Documents indicate web of corruption
By Ken Kobayashi
Advertiser Courts Writer
By Ken Kobayashi
A massive two-year FBI investigation that produced indictments charging more than 35 people with cockfighting, gambling, extortion and drug offenses began when a confidential informant told authorities that the home of an FBI secretary was used as a "stash house" for drugs, according to court documents recently unsealed.
The documents reviewed yesterday by The Advertiser include affidavits by FBI agents alleging a wide range of criminal activity and explaining the need for wiretaps to get information that would not be otherwise available. The FBI at one point said it did not believe that undercover officers could be used because of one drug defendant's "probable tight-knit law enforcement contacts."
The documents show that at least 10 phones were tapped, including the cell phones of Bryson Apo, a Honolulu police officer; James Rodenhurst, a Honolulu Liquor Commission inspector supervisor; and Herbert Naone, head of security at Aloha Stadium. All three were charged in the indictments.
The transcripts of the phone taps were not released. Defense attorneys are expected to receive those portions dealing with their clients later.
The papers provide a broad outline of what is believed to be the most wide-ranging investigation here by federal authorities in years. Four other police officers were also named in the indictments, but court cases asking for permission from federal judges to wiretap individuals mention at least three other officers and five Liquor Commission employees who have not been charged.
U.S. Attorney Ed Kubo could not be reached for comment, but has said the investigation was still continuing.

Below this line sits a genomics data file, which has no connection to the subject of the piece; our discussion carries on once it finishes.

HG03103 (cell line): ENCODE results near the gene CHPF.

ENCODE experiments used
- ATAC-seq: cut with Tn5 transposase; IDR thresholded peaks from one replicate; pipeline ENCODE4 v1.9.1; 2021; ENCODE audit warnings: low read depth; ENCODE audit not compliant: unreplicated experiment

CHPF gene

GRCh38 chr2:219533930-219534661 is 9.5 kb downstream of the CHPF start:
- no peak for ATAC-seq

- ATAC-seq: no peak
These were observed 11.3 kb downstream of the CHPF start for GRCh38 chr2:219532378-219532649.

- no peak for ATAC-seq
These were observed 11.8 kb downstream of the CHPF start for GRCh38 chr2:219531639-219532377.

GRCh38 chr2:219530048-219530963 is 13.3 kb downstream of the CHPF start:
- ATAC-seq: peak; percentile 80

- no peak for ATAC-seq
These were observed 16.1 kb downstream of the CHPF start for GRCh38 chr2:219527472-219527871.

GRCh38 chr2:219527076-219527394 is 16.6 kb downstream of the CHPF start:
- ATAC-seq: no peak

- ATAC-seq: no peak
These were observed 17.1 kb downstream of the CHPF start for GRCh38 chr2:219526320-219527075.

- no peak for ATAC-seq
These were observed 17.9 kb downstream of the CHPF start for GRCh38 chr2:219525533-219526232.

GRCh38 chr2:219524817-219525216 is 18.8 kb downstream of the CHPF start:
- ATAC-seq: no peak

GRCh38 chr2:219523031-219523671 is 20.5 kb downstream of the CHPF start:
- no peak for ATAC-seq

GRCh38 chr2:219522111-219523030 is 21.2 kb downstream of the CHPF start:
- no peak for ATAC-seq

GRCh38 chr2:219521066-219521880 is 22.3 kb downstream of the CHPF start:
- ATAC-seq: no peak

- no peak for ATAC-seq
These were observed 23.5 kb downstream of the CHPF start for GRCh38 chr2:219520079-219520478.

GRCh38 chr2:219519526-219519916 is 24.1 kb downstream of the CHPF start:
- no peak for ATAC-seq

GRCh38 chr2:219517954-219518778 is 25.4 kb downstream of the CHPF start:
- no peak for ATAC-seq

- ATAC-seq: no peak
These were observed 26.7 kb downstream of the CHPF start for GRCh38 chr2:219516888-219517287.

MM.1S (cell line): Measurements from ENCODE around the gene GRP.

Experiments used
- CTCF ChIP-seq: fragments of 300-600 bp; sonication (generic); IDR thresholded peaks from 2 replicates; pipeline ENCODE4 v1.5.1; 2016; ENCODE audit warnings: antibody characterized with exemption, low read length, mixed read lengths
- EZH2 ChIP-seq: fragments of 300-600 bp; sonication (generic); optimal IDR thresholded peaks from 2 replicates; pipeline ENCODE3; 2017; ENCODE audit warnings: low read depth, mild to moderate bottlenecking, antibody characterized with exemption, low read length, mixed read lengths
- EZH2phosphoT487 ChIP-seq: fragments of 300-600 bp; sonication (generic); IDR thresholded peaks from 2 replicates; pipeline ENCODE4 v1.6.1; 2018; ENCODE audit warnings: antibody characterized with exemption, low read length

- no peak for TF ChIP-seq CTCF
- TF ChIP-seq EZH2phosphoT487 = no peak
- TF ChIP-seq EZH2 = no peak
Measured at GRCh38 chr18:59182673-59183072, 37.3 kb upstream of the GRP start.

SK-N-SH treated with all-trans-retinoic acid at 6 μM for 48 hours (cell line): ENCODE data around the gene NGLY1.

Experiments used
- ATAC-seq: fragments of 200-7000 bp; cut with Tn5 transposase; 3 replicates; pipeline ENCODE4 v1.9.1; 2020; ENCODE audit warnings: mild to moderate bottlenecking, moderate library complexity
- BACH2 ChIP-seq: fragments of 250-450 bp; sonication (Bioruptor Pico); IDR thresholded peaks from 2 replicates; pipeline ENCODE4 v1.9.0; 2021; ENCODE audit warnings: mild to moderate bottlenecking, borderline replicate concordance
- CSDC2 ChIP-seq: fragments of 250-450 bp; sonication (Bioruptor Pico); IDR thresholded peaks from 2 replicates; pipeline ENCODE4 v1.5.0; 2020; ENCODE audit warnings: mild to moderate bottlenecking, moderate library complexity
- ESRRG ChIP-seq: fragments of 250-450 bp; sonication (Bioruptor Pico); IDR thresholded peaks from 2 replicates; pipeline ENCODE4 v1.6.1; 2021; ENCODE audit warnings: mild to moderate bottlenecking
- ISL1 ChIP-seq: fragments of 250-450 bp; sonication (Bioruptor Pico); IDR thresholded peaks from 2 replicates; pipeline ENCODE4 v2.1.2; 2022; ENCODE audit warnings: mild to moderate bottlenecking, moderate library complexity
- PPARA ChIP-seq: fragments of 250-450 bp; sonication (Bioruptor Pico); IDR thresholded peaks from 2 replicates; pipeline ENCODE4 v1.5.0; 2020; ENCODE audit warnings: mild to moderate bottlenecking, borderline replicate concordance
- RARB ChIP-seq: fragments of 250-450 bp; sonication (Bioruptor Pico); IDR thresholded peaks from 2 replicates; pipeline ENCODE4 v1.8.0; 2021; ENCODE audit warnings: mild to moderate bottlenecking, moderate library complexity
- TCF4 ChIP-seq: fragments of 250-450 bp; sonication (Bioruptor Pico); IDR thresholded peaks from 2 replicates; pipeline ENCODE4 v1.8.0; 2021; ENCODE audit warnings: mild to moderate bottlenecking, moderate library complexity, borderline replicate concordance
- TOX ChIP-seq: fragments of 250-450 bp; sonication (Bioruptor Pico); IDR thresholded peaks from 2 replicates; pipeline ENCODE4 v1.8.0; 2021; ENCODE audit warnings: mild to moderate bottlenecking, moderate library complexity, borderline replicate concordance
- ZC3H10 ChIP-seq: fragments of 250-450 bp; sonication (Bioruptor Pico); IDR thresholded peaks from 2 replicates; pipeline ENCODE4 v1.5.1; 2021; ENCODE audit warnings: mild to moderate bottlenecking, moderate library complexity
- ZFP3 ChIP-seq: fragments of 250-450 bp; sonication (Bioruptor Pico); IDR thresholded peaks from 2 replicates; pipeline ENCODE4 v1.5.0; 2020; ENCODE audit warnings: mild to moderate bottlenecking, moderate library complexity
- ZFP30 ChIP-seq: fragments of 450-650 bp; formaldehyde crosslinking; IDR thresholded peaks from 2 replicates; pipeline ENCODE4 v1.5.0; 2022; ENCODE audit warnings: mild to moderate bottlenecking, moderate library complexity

The telephone of Charmaine Moniz, the former FBI secretary, was not tapped, according to the documents, but an FBI affidavit said the investigation started in March 2004 when she was suspected of providing confidential law enforcement information to her husband, Eric Moniz, and to other suspected North Shore drug dealers.
A confidential source that month said the Moniz home was used by Damien Kalei Hina as a "stash house" for Hina's drugs. The source also said Eric Moniz and Hina believed the house would be safe because Charmaine Moniz would learn of any raids and because the place, given her employment, would be "beyond suspicion," according to the FBI affidavit.
The FBI later learned Charmaine Moniz researched known drug dealers in FBI files, the affidavit said.
She also researched herself, her husband and other relatives, the document said.
Her computer terminal was placed under surveillance, but firing her would hamper efforts to break up Hina's drug enterprise, the affidavit said in explaining why the FBI wanted to tap Hina's cell phone.
Charmaine Moniz admitted on Dec. 21, 2004, she made unauthorized inquiries into the FBI computer and she was placed on administrative leave, the affidavit said.
The Moniz home in Waialua was searched that day, and about 8 grams of crystal methamphetamine was seized, according to the court papers.
The FBI also executed 24 other search warrants that day and the next two days, seizing 10 pounds each of crystal methamphetamine and cocaine, more than 1,000 tablets of the drug ecstasy, more than 3 pounds of marijuana, steroids, human growth hormone, firearms and about $100,000 in cash, according to the documents.
Charmaine Moniz, her husband and Hina, described as a leader of a North Shore drug ring, were charged in one of the indictments with plotting to distribute methamphetamine.